School of Communications rolls out new internship debriefing experience for students

Students in the School of Communications have been required to complete internships for credit for the last several years. The professional experiences they gain help them become more capable and confident in their classes and more marketable in their future job searches.

In order to earn their credit hours, students must complete a case study about their internship location, interview a supervisor, keep a detailed portfolio of their work and maintain a journal about their experiences. When they returned to campus, they would also debrief with Nagatha Tonkins, the internship director in the School of Communications.

This year, though, the debriefing component for the 235 summer interns underwent a change. Students presented their internship experiences in classrooms throughout McEwen all day Monday to faculty and staff. Tonkins said the new set up allows the students to engage in meaningful dialogues with each other and with the faculty. (See a complete list of the summer internship locations. Also see a list of Elon in Los Angeles and Elon in New York City internships.)

“This is an exciting way for students to showcase their work and to discuss their learning experiences at their internship sites,” Tonkins said. “We hope these formative internship experiences, blended with meaningful discussion with our faculty and staff will create a bridge to the classroom beyond what our current syllabus for the internship course does.”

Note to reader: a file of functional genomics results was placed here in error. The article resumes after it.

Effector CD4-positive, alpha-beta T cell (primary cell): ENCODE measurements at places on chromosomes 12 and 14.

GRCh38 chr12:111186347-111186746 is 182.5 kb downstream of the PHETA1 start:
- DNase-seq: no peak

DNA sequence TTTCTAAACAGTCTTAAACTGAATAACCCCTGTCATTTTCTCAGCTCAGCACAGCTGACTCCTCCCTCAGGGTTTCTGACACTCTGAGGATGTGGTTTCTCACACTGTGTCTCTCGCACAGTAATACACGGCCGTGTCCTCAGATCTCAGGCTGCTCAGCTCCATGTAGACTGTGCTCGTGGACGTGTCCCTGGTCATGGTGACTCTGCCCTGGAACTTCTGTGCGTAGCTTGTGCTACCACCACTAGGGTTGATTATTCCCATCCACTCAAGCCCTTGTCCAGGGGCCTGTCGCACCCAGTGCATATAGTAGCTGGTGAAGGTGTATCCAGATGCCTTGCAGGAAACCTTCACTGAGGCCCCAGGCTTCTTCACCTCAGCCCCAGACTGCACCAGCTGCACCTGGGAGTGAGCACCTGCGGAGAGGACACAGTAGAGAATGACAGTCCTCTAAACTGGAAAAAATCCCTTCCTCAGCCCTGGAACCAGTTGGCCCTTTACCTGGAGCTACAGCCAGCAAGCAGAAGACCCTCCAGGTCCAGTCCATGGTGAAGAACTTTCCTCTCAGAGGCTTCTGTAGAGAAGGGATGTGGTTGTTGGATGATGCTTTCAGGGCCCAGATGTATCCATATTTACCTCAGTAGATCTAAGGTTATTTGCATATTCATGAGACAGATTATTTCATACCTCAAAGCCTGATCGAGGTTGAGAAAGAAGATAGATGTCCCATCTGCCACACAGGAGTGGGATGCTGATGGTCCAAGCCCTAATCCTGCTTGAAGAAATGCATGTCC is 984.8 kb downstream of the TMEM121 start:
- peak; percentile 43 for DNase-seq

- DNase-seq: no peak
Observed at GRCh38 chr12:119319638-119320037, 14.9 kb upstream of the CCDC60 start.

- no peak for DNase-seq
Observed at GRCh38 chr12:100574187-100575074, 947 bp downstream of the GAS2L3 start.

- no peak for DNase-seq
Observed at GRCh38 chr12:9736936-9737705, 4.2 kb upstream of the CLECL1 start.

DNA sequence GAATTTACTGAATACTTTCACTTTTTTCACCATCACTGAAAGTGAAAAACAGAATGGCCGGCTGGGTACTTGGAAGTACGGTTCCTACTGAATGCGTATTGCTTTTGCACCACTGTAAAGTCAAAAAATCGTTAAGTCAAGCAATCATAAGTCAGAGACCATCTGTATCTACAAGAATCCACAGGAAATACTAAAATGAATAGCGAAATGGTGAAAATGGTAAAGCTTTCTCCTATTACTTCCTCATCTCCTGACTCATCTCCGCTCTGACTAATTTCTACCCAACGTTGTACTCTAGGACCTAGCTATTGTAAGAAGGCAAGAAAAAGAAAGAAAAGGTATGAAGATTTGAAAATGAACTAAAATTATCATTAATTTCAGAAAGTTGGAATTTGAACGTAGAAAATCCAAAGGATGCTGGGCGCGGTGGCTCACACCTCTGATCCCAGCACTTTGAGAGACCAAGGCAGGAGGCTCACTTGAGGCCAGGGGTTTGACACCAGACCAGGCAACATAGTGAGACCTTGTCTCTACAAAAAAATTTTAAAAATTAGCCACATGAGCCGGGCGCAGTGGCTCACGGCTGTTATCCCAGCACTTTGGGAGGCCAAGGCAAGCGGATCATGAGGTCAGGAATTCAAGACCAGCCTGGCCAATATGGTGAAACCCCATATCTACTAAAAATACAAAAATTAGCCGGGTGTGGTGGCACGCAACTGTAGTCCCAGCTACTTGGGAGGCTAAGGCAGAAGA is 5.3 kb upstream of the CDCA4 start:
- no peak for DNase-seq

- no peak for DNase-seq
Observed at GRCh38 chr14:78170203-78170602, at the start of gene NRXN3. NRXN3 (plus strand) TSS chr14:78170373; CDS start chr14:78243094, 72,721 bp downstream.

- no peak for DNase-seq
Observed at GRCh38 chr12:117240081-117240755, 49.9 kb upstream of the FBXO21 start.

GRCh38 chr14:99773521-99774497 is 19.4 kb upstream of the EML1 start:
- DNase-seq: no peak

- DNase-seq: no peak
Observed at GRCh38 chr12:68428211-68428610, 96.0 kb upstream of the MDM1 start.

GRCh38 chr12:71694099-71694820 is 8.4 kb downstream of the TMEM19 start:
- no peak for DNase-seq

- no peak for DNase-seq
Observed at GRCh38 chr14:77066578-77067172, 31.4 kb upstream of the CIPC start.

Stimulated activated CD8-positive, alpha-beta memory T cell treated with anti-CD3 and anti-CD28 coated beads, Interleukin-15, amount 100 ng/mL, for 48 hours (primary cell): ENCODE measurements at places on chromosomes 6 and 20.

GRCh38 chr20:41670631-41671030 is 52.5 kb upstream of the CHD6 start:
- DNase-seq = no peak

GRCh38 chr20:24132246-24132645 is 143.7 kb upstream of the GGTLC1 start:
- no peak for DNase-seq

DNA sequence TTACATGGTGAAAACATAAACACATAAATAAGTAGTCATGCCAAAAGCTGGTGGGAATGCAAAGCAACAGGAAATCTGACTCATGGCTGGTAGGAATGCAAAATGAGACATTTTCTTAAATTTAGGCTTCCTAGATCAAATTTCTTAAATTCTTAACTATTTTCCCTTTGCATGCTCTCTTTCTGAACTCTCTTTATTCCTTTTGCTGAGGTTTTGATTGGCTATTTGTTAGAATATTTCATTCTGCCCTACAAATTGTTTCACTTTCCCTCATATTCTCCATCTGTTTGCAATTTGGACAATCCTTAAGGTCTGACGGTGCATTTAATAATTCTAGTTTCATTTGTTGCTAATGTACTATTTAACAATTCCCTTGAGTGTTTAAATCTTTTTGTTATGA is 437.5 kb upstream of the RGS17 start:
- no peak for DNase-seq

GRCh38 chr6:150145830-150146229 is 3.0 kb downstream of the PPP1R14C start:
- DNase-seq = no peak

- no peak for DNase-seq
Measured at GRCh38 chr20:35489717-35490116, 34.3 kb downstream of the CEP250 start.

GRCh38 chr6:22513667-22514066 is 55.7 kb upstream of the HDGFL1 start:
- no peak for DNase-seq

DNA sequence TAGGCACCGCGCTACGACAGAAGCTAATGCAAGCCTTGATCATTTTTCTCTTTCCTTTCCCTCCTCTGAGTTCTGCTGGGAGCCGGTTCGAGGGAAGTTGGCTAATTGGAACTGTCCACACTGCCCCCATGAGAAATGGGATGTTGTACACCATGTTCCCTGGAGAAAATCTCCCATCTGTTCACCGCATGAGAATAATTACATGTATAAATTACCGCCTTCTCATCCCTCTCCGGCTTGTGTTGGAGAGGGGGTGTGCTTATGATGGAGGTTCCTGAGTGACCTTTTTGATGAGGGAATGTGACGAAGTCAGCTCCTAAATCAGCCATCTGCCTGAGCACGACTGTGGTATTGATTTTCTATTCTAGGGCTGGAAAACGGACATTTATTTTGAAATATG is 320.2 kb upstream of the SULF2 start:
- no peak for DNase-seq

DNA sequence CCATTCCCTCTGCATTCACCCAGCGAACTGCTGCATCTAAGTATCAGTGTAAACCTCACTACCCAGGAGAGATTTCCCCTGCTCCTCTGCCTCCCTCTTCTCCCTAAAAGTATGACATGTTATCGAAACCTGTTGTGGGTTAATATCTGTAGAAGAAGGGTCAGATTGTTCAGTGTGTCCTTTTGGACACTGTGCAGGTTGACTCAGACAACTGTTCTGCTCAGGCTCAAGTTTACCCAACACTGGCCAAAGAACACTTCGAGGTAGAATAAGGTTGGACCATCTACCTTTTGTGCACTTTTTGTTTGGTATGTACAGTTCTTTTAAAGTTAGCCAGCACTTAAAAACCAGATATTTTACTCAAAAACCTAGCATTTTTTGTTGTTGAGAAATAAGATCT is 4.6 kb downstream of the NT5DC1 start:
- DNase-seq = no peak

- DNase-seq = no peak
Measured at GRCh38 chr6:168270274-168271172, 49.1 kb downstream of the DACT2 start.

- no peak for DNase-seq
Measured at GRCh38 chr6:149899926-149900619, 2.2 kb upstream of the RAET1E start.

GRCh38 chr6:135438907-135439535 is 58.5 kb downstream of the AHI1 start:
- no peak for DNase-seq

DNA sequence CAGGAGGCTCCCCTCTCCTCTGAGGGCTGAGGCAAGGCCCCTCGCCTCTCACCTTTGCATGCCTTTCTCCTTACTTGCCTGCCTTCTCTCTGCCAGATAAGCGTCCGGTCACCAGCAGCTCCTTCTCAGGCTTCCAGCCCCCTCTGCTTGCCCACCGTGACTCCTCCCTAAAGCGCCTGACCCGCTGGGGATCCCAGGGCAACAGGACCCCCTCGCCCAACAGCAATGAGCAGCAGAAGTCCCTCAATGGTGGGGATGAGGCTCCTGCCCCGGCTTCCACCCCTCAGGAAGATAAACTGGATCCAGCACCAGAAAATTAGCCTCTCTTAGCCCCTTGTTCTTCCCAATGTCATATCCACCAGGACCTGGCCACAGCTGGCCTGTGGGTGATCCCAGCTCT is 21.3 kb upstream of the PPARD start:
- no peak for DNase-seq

Junior journalism major Jack Dodson, who interned at the Southern Pines (N.C.) Pilot, said he thinks the new debriefing process are helpful because it forces students to think critically about their internships.

“It’s useful because it gives you the opportunity to really reflect on what you did in your internship,” Dodson said. “You have to present it to professors and people you work with and tell them how it helped you.”

Tonkins said the debriefs will also help students and faculty identify what courses have best helped them and what kinds of lessons could be incorporated into future classes to prepare students for internships.

“This could be invaluable information for course and curriculum development,” she said. “Often, we find it is in the shared stories that these summer professional experiences become alive, so to speak, and create meaningful moments for the academic year.”